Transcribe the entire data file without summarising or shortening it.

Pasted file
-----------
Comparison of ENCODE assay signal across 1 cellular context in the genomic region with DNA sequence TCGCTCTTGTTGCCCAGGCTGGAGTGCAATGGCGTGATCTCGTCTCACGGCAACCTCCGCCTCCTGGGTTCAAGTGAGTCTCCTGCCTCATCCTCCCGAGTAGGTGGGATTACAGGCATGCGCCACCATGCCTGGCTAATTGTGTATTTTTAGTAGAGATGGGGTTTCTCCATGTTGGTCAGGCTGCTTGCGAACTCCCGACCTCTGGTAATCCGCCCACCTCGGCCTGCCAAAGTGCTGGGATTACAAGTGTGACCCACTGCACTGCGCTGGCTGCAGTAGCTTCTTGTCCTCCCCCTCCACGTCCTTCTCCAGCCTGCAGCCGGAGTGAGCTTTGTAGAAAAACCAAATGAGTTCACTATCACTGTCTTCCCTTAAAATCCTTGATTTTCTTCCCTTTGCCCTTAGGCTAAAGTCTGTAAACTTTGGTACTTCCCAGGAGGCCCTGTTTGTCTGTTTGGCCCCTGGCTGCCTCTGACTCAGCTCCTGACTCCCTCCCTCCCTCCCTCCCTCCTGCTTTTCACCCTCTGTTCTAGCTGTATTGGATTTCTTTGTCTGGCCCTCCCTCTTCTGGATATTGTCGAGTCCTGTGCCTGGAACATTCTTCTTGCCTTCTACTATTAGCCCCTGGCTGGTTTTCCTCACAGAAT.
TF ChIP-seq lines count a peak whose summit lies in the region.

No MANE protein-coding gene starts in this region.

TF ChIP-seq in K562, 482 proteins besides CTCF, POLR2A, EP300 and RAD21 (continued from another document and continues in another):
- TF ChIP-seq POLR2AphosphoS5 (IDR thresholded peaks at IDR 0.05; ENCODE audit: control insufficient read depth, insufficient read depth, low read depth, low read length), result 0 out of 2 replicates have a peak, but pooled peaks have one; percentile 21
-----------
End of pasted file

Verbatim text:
Comparison of ENCODE assay signal across 1 cellular context in the genomic region with DNA sequence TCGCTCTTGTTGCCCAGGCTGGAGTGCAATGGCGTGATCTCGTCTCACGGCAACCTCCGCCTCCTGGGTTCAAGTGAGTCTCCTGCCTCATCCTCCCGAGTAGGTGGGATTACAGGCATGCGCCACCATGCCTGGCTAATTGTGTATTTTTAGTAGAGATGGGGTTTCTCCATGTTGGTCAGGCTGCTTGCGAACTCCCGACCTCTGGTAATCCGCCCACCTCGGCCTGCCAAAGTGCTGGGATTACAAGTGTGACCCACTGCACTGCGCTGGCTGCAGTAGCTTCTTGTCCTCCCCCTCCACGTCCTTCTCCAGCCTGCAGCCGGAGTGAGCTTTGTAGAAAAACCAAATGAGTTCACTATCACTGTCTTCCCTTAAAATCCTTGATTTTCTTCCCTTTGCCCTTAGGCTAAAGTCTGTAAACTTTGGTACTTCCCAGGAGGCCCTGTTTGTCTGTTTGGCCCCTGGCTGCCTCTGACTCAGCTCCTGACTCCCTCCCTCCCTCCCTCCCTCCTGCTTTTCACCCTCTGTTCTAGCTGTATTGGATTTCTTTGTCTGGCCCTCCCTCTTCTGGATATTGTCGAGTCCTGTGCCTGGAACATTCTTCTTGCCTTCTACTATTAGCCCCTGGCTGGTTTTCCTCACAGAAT.
TF ChIP-seq lines count a peak whose summit lies in the region.

No MANE protein-coding gene starts in this region.

TF ChIP-seq in K562, 482 proteins besides CTCF, POLR2A, EP300 and RAD21 (continued from another document and continues in another):
- TF ChIP-seq POLR2AphosphoS5 (IDR thresholded peaks at IDR 0.05; ENCODE audit: control insufficient read depth, insufficient read depth, low read depth, low read length), result 0 out of 2 replicates have a peak, but pooled peaks have one; percentile 21